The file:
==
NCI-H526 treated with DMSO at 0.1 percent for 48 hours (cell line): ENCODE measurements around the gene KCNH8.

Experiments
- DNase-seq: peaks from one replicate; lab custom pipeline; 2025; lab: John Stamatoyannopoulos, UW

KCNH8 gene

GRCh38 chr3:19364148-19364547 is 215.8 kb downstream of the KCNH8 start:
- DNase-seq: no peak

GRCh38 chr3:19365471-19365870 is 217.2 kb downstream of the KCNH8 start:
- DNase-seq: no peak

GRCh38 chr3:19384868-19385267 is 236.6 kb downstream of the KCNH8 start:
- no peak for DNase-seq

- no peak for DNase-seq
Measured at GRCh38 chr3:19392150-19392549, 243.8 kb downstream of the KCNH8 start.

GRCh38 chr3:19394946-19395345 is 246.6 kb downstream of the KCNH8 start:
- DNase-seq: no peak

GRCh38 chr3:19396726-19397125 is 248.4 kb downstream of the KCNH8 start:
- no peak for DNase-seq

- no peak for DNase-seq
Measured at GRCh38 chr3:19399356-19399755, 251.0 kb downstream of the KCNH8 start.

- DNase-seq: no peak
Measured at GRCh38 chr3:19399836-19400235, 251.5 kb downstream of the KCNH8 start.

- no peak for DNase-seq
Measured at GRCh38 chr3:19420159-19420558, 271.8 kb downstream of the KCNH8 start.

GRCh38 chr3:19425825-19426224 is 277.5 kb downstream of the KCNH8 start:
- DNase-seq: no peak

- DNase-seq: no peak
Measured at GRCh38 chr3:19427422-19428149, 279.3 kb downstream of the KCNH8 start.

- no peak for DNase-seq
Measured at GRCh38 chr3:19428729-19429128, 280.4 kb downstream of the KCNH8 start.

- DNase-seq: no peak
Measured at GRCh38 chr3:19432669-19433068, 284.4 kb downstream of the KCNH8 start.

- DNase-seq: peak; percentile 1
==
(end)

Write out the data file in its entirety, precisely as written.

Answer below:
NCI-H526 treated with DMSO at 0.1 percent for 48 hours (cell line): ENCODE measurements around the gene KCNH8.

Experiments
- DNase-seq: peaks from one replicate; lab custom pipeline; 2025; lab: John Stamatoyannopoulos, UW

KCNH8 gene

GRCh38 chr3:19364148-19364547 is 215.8 kb downstream of the KCNH8 start:
- DNase-seq: no peak

GRCh38 chr3:19365471-19365870 is 217.2 kb downstream of the KCNH8 start:
- DNase-seq: no peak

GRCh38 chr3:19384868-19385267 is 236.6 kb downstream of the KCNH8 start:
- no peak for DNase-seq

- no peak for DNase-seq
Measured at GRCh38 chr3:19392150-19392549, 243.8 kb downstream of the KCNH8 start.

GRCh38 chr3:19394946-19395345 is 246.6 kb downstream of the KCNH8 start:
- DNase-seq: no peak

GRCh38 chr3:19396726-19397125 is 248.4 kb downstream of the KCNH8 start:
- no peak for DNase-seq

- no peak for DNase-seq
Measured at GRCh38 chr3:19399356-19399755, 251.0 kb downstream of the KCNH8 start.

- DNase-seq: no peak
Measured at GRCh38 chr3:19399836-19400235, 251.5 kb downstream of the KCNH8 start.

- no peak for DNase-seq
Measured at GRCh38 chr3:19420159-19420558, 271.8 kb downstream of the KCNH8 start.

GRCh38 chr3:19425825-19426224 is 277.5 kb downstream of the KCNH8 start:
- DNase-seq: no peak

- DNase-seq: no peak
Measured at GRCh38 chr3:19427422-19428149, 279.3 kb downstream of the KCNH8 start.

- no peak for DNase-seq
Measured at GRCh38 chr3:19428729-19429128, 280.4 kb downstream of the KCNH8 start.

- DNase-seq: no peak
Measured at GRCh38 chr3:19432669-19433068, 284.4 kb downstream of the KCNH8 start.

- DNase-seq: peak; percentile 1